President Bashar Assad Reportedly Moved to Warship off of Syrian Coast

In this photo released by the Syrian official news agency SANA, Syrian President Bashar Assad gestures as speaks at the Opera House in central Damascus, Syria, Sunday, Jan. 6, 2013. (Photo: AP)

Has President Bashar Assad moved himself, his family and his closest aides out of Syria? That’s what a Saudi newspaper is reporting. The Jerusalem Post quotes the paper which says Assad’s entourage has moved to a warship off of the Syrian coast:

Citing “intelligence sources”, Al Watan’s website claims that Assad has “lost confidence” in his personal security detail, and is being ferried to the Syrian capital by helicopter solely for official functions.

The move, should it be confirmed, raises the question of whether Assad is planning an escape route for himself and his family should he lose his battle to remain in power.

An estimated 60,000 people have been killed since the hostilities began nearly two years ago. Al Watan reports that Assad’s vessel is being guarded by the Russian Navy. The Times of Israel reports:

The Russian protection effectively amounts to political asylum for the Syrian president, unnamed intelligence sources told the Saudi daily al-Watan. Assad now travels by helicopter to mainland Syria for official meetings in his presidential palace in Damascus, having lost faith in his security detail, the report said.

Assad has grown increasingly entrenched in the 22 months since the start of a popular uprising that has called for his ouster and claimed the lives of over 60,000 Syrians, according to UN figures. Russia has remained the regime’s staunchest ally, vetoing international intervention at the UN Security Council.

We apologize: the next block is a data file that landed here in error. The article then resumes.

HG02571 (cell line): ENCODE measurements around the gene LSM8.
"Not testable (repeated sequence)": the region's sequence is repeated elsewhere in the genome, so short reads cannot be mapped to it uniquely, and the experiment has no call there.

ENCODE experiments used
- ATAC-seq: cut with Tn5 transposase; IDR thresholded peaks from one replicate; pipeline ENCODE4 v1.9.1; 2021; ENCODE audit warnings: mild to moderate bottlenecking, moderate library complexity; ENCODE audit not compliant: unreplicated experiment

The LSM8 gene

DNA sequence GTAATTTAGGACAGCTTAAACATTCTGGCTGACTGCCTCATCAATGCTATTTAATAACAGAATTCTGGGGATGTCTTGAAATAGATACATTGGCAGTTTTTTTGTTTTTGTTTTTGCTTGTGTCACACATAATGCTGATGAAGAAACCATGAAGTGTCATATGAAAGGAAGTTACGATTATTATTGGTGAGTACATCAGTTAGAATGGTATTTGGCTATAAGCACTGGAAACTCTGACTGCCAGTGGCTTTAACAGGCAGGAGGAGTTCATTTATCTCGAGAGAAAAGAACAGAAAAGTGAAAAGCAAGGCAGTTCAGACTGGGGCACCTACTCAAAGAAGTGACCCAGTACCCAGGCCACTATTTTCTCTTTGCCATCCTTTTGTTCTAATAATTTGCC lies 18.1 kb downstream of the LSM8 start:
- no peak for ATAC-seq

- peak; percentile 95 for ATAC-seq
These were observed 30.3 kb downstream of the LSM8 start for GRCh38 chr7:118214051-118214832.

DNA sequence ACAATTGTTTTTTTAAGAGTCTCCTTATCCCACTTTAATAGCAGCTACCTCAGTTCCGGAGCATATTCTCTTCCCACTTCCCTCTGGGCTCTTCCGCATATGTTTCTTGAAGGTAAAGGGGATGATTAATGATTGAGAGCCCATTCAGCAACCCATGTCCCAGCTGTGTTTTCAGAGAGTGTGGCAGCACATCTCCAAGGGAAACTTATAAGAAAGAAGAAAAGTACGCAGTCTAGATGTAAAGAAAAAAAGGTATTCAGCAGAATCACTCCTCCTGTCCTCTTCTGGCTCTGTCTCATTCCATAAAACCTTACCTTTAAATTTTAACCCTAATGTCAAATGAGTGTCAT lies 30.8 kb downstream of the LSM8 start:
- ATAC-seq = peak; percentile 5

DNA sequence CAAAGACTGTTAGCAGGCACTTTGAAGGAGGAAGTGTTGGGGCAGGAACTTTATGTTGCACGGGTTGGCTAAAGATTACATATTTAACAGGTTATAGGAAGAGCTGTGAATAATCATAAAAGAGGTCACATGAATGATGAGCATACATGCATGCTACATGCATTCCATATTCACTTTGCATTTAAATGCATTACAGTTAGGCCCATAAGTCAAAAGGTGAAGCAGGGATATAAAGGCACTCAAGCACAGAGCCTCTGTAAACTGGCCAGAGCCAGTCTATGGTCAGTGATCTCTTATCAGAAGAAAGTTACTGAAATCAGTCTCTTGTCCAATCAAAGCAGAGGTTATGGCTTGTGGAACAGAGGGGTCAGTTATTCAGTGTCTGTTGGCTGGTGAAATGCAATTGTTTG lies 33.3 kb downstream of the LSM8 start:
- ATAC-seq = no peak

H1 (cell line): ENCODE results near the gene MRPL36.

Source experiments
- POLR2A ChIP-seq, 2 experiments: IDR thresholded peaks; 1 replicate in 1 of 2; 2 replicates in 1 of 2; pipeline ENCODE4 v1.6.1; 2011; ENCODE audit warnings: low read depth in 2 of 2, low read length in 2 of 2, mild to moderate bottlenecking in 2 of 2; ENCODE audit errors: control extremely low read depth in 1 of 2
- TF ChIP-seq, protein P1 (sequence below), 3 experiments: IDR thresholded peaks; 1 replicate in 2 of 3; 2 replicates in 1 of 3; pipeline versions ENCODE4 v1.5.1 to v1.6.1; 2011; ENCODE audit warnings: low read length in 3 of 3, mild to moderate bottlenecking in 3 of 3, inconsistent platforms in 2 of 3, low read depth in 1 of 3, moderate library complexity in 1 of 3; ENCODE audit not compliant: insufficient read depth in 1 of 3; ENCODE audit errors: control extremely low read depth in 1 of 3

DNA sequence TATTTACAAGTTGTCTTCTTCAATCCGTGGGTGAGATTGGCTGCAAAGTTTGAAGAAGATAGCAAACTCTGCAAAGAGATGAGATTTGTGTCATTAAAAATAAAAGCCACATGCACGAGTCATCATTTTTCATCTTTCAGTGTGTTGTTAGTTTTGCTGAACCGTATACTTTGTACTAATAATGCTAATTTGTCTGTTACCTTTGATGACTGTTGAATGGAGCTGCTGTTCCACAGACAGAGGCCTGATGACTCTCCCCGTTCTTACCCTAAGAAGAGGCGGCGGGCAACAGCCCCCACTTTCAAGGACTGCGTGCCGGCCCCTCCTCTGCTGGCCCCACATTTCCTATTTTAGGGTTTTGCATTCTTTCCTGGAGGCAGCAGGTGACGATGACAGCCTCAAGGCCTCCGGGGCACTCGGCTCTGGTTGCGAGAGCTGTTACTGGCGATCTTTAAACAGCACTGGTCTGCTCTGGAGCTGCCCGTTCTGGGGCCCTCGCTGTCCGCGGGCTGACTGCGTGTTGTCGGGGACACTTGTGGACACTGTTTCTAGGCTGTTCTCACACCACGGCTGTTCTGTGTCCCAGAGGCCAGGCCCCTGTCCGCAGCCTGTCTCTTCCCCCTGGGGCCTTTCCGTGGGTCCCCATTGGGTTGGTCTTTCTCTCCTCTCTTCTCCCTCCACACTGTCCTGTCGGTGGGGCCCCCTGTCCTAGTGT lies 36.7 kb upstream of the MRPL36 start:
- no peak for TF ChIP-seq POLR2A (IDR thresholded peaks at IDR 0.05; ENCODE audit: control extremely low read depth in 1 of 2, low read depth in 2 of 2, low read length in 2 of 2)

Al-Watan quotes intelligence sources who say Assad’s move will allow for a quick evacuation to Moscow should the embattled leader decide to do so. Rebels have been encroaching on Damascus, the Syrian capital, as senior officials have been gradually defecting, including senior diplomats, military and intelligence officials.

In his first public speech in six months on January 6th, Assad pledged to continue fighting “as long as there is one terrorist left” on Syrian soil, ignoring international calls to step down. “What we started will not stop,” he said at Damascus’ Opera House.

The Obama administration rejected Assad’s proposal to start a “peace process” and thus stay in power. State Department spokeswoman Victoria Nuland said that Assad’s latest plan was “detached from reality.”

This as Russia insists some of Assad’s ideas should be taken into account in forging a way to try to end the bloodshed.